She was your friend.
Remember when you befriended her ’cause she was new,
And the time you gave her a rose on her 21st?
But that is now only a memory, part of the history of you and her.

The Perfect Crime

I’ve committed the perfect crime.
I sit here, in the room they think is fit for me — a bed with a single pillow and blanket, bare walls with only one window barred from the world. I wrap my puppet in a warm embrace, the last remaining reminder of my daughter’s existence to everyone who knew her. No, I am not in prison. My door is not locked though I am advised not to leave the facility for my safety. They think I’m crazy. I laugh at the most inappropriate times and talk to my puppet like she’s alive. No, I am not crazy. This, and everything that happened after her death and everything that will follow, is all part of my plan.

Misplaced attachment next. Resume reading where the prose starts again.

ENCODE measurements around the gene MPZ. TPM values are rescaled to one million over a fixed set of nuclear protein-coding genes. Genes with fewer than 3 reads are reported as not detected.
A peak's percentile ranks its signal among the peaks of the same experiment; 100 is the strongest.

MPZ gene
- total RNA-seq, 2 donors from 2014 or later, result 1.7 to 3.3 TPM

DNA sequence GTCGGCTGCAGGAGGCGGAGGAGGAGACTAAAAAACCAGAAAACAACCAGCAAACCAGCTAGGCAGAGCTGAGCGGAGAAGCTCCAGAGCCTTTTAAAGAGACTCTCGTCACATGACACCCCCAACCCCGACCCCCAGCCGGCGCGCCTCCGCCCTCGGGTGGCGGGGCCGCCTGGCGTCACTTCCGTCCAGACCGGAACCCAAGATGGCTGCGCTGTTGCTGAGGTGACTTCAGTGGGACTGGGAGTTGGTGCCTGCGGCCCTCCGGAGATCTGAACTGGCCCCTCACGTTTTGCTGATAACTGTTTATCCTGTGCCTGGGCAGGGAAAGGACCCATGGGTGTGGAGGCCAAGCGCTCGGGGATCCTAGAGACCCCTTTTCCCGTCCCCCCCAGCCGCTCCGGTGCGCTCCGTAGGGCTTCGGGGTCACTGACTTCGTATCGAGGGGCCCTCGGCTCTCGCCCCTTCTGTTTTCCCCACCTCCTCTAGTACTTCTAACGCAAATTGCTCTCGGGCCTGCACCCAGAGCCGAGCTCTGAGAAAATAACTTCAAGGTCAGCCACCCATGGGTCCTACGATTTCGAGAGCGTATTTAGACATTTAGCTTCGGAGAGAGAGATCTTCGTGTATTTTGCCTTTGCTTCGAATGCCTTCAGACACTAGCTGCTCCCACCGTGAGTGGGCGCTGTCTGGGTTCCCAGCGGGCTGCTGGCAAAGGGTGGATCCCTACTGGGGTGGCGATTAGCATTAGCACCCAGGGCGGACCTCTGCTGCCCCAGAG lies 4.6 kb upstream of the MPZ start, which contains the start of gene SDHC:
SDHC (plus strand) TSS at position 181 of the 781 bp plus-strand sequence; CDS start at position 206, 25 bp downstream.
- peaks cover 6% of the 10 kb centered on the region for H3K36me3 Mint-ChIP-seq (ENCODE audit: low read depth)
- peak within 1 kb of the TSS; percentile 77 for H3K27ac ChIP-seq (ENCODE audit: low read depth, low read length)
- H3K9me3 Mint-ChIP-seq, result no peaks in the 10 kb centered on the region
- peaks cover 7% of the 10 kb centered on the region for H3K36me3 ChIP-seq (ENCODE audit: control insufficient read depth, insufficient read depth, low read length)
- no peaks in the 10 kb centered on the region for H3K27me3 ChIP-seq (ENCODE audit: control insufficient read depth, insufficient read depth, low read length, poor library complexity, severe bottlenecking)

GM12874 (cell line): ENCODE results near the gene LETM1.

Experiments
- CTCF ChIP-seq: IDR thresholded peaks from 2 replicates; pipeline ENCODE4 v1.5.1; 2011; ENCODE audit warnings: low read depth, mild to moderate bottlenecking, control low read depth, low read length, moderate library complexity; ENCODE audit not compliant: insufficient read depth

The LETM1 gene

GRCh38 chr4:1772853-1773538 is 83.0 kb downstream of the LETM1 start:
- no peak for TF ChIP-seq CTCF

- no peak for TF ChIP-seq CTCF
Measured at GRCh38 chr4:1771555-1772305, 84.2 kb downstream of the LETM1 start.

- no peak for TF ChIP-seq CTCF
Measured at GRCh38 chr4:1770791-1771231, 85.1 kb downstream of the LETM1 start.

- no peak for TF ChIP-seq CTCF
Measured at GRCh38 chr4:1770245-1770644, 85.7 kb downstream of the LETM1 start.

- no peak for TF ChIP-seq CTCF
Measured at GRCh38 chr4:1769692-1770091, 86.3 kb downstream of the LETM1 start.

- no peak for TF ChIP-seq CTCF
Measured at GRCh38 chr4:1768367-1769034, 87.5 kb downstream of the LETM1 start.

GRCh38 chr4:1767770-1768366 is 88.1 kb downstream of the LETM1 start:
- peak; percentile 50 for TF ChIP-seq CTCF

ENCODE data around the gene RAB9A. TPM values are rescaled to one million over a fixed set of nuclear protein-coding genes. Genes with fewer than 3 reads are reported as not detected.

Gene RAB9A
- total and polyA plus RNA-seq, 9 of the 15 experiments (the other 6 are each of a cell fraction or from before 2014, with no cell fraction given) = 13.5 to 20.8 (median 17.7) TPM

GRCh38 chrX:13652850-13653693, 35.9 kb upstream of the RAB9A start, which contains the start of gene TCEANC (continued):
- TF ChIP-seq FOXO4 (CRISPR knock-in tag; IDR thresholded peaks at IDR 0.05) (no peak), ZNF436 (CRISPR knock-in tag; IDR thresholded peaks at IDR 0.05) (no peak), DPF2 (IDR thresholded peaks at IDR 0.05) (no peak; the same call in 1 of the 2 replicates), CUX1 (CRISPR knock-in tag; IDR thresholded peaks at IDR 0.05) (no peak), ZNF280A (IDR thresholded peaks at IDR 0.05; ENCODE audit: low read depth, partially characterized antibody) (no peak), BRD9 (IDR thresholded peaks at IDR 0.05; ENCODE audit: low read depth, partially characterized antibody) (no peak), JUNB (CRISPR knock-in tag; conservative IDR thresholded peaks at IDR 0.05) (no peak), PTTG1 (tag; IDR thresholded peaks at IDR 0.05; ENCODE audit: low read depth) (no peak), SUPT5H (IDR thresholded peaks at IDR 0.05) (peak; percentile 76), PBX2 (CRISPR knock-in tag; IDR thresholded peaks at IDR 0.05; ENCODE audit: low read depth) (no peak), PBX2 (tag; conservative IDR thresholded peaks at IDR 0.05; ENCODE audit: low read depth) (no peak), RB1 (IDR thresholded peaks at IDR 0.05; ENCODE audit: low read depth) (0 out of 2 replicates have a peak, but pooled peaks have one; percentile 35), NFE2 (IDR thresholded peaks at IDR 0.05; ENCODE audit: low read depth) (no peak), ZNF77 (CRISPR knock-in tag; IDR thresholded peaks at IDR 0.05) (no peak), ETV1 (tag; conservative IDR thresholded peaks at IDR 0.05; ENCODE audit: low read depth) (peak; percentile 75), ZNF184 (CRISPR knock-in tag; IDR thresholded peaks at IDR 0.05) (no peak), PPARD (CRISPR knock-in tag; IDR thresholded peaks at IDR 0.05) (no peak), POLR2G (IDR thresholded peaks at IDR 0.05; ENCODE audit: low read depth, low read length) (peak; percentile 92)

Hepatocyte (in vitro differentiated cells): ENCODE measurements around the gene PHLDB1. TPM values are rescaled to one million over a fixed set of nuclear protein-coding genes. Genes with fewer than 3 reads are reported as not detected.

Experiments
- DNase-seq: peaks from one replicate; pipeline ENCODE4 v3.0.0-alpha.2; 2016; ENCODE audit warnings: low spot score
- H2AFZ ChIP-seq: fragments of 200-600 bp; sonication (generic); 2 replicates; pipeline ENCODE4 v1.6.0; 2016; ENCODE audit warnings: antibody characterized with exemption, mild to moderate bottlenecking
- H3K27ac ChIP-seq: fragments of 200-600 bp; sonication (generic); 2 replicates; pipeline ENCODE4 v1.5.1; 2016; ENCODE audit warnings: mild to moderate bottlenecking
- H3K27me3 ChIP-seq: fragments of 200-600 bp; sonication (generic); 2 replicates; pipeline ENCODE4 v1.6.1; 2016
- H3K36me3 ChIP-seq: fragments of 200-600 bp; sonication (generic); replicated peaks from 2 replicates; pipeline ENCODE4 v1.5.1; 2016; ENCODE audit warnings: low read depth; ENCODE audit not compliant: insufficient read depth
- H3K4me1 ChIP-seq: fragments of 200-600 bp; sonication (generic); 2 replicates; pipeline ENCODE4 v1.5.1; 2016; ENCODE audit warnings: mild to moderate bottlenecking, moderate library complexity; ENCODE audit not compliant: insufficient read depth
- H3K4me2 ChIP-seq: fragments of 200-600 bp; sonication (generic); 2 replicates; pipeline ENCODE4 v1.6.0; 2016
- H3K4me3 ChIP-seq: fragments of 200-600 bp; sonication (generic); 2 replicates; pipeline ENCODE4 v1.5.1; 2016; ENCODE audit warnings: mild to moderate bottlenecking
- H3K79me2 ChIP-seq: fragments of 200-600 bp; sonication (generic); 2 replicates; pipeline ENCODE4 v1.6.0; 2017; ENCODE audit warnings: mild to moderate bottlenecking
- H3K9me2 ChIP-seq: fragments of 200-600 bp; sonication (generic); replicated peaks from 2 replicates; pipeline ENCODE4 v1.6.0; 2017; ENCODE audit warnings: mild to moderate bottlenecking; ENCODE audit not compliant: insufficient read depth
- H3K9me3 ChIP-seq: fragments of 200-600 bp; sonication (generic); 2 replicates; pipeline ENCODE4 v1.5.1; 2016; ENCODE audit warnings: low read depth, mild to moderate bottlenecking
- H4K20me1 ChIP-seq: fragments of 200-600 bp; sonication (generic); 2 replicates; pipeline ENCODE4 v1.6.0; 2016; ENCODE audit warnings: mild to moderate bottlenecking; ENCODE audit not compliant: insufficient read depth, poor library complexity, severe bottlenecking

“How are you this evening, George?” Martha, one of the many nurses in this building, asks.
“I’m fine. Thank you for asking, Martha,” I answer with a smile.
“Good, good. Dinner is ready, you might want to head to the dining hall.” She pauses, eyeing my puppet then adds, “You know what? You can bring Alice with you tonight, so she won’t be lonely.”
“Papa,” echoes Alice’s tiny voice, “may I kill her?”
Martha shudders visibly while I laugh and say, “Silly thing, no. We like Martha.”